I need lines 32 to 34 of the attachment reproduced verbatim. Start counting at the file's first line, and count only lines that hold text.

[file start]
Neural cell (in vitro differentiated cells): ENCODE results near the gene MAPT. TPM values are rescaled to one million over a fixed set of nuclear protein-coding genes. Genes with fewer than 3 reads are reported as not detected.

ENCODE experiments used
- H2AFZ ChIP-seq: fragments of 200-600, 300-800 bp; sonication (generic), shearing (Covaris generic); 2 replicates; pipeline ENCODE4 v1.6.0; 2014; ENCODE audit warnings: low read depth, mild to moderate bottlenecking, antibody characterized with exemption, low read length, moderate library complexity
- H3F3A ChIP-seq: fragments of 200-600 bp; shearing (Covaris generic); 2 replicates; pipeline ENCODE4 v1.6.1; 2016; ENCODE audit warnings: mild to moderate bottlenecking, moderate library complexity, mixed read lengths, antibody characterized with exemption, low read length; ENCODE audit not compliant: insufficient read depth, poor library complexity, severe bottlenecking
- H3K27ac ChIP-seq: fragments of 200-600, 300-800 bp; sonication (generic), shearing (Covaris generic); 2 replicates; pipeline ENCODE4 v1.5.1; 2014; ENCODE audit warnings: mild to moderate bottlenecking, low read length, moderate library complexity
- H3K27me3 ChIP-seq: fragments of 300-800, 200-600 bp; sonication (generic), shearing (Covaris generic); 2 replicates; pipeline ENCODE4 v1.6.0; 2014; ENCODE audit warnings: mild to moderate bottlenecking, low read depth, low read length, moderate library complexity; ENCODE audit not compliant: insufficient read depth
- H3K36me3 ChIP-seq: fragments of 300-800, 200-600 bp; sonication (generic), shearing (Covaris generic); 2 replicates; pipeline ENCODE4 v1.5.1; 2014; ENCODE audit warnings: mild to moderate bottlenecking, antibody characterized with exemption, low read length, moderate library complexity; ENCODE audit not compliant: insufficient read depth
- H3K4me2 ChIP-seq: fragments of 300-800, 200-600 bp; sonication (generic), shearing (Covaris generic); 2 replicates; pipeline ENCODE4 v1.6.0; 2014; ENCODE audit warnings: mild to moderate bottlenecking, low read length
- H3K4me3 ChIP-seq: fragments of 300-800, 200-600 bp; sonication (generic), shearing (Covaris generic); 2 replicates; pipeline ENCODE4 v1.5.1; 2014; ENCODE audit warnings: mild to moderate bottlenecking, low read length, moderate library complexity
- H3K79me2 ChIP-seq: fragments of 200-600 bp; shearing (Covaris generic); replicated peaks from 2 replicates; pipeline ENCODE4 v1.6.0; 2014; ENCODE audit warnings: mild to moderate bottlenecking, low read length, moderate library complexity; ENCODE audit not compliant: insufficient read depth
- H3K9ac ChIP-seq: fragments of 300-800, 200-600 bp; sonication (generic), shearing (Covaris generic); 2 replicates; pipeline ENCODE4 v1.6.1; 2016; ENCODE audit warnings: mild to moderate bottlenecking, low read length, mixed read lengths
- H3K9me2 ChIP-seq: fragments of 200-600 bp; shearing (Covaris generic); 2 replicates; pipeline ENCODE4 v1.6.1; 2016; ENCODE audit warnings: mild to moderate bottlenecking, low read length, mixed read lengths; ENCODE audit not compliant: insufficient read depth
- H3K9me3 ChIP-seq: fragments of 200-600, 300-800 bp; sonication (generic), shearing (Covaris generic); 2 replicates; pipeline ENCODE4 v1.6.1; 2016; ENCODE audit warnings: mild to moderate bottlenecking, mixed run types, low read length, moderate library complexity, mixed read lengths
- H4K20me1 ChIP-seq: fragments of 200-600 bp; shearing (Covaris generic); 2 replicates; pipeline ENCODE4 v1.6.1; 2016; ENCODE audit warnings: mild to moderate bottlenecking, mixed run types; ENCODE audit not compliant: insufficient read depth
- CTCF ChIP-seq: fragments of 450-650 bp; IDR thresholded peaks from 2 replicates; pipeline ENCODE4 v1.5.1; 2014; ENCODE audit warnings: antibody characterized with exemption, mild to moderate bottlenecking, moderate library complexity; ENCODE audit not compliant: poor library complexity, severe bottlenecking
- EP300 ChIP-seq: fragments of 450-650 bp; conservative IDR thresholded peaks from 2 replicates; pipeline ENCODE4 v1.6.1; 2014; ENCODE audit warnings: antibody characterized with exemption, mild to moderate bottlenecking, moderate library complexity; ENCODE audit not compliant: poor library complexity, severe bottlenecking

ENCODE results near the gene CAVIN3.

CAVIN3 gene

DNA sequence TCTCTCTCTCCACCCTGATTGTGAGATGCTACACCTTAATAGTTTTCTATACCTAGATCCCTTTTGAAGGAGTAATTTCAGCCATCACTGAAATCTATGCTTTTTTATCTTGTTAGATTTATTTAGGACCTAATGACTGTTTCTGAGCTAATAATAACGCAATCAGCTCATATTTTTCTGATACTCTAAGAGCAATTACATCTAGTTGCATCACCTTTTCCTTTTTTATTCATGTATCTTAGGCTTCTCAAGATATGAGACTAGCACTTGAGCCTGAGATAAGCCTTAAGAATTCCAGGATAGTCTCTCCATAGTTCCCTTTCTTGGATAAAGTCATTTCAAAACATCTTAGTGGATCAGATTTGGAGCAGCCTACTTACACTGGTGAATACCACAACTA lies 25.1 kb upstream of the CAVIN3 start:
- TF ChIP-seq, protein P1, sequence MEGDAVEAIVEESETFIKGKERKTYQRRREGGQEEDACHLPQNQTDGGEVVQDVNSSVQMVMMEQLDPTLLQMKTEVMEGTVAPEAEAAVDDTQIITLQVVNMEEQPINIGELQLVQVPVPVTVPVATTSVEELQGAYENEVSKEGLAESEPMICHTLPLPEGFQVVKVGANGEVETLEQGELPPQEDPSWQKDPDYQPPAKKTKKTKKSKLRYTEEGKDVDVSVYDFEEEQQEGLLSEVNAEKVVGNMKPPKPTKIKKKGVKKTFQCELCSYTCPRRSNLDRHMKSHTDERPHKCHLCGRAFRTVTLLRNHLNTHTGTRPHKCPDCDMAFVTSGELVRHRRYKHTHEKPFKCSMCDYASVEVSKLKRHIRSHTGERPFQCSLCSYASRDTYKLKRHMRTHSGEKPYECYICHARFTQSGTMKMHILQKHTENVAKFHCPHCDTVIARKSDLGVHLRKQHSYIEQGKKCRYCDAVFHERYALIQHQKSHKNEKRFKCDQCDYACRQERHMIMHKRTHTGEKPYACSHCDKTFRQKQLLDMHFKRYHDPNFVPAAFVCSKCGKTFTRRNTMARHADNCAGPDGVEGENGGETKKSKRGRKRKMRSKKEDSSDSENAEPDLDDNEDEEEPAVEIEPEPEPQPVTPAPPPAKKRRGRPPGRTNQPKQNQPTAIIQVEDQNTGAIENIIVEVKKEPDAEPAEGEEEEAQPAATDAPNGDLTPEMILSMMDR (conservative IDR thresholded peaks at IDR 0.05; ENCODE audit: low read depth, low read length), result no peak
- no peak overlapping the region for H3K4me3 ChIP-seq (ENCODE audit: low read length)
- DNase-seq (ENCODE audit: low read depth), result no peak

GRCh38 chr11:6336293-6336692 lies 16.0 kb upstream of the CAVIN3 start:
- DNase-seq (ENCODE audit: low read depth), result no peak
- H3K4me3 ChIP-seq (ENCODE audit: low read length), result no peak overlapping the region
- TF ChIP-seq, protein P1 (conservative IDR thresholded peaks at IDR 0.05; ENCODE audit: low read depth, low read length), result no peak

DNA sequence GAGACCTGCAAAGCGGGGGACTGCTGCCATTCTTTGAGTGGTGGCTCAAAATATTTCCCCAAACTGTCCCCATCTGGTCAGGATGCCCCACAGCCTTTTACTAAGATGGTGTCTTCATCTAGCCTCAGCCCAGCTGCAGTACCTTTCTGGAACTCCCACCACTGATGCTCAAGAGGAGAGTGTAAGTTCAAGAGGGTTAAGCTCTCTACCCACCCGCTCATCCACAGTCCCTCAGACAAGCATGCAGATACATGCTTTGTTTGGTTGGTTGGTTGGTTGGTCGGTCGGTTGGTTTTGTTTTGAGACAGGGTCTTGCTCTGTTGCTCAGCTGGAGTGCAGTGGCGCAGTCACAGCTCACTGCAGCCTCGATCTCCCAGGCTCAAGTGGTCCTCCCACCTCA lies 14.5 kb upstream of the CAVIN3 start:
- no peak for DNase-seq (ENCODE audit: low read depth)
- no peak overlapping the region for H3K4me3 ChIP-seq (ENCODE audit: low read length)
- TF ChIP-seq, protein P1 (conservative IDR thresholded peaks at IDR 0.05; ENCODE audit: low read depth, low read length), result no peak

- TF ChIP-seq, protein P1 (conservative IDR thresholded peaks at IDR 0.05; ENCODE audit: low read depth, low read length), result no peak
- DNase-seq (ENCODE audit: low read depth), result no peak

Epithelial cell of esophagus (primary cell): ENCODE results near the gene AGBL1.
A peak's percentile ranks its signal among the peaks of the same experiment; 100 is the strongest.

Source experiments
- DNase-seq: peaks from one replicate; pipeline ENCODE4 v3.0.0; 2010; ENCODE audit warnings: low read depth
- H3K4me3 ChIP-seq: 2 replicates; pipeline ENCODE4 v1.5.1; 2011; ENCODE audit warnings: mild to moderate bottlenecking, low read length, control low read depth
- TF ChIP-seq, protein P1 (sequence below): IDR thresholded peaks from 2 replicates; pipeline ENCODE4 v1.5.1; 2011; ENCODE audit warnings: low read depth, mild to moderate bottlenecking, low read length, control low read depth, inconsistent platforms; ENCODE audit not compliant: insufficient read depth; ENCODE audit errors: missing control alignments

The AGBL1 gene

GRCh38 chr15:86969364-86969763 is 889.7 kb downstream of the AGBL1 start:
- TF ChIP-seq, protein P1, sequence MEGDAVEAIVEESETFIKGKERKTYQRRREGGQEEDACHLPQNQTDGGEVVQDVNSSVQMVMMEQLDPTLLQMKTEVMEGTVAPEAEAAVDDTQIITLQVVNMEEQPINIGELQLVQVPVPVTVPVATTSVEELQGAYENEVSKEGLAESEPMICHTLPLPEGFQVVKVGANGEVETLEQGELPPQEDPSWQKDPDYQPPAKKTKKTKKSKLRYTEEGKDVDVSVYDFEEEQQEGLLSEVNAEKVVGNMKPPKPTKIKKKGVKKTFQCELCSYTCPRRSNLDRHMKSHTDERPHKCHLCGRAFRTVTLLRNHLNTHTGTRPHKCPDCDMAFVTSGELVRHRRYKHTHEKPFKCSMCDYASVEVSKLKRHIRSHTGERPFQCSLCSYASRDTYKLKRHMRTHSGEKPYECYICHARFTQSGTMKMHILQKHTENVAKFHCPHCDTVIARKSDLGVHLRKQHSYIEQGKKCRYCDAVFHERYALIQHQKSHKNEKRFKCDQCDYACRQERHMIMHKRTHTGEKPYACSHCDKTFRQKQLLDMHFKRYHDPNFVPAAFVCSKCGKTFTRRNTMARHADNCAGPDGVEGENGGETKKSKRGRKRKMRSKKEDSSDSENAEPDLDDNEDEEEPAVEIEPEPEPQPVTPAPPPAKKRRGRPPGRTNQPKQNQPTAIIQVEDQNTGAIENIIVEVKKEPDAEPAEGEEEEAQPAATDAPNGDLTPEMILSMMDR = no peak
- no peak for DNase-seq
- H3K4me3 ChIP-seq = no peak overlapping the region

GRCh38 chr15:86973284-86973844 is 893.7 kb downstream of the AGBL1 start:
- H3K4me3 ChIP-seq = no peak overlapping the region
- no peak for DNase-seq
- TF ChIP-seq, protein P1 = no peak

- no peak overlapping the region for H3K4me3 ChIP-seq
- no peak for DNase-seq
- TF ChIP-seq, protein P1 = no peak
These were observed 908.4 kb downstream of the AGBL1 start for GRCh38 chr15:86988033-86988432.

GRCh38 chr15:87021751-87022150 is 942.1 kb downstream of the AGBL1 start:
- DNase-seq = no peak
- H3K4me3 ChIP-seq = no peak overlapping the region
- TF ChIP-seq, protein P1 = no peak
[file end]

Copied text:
- DNase-seq (ENCODE audit: low read depth), result no peak

Epithelial cell of esophagus (primary cell): ENCODE results near the gene AGBL1.
A peak's percentile ranks its signal among the peaks of the same experiment; 100 is the strongest.